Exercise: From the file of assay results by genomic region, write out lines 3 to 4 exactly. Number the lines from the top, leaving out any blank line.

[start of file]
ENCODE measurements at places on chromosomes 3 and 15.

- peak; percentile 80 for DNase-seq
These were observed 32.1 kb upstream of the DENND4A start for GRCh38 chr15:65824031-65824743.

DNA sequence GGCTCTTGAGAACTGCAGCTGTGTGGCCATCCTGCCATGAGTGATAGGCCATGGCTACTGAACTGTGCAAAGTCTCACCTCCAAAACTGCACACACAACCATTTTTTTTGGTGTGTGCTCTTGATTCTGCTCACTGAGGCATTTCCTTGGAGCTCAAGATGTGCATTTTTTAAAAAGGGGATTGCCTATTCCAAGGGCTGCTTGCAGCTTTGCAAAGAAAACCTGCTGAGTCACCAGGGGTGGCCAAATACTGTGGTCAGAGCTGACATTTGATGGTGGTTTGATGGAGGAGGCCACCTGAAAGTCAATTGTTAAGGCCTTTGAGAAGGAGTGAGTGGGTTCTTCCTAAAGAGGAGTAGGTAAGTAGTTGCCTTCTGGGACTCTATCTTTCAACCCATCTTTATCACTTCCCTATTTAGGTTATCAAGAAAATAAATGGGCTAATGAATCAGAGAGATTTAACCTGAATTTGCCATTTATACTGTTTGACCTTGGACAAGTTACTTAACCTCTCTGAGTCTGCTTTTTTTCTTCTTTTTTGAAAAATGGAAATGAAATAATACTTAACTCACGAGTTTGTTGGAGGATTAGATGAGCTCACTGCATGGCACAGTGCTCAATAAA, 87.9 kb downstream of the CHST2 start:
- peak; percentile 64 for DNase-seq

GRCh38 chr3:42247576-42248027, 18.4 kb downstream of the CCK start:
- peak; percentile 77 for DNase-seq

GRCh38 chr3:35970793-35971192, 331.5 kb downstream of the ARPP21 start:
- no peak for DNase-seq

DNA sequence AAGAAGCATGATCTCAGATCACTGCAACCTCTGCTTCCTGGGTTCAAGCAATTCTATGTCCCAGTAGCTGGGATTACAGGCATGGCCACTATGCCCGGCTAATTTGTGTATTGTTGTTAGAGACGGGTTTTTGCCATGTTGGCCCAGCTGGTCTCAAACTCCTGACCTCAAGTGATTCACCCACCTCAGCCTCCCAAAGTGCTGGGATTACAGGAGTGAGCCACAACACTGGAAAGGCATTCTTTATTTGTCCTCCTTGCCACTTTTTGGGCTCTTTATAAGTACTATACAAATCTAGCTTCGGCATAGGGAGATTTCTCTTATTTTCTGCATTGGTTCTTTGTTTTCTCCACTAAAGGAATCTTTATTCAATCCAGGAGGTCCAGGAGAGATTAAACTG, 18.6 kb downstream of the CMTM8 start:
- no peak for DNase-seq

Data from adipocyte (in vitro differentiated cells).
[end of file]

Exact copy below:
These were observed 32.1 kb upstream of the DENND4A start for GRCh38 chr15:65824031-65824743.

DNA sequence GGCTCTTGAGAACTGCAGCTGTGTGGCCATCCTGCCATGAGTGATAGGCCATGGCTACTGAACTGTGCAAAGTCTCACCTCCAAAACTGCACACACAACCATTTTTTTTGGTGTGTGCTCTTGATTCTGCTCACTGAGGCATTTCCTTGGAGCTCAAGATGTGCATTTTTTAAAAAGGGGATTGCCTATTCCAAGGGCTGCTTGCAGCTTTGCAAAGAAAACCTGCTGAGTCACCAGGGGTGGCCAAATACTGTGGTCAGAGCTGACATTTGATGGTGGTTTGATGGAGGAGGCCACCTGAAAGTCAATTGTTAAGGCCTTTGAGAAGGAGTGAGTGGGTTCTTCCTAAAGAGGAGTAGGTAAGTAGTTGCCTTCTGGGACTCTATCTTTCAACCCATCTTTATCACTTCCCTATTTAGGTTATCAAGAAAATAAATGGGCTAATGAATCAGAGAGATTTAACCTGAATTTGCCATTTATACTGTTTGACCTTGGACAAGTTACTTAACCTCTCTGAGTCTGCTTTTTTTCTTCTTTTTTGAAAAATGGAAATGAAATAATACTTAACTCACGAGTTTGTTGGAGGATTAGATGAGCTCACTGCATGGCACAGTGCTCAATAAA, 87.9 kb downstream of the CHST2 start: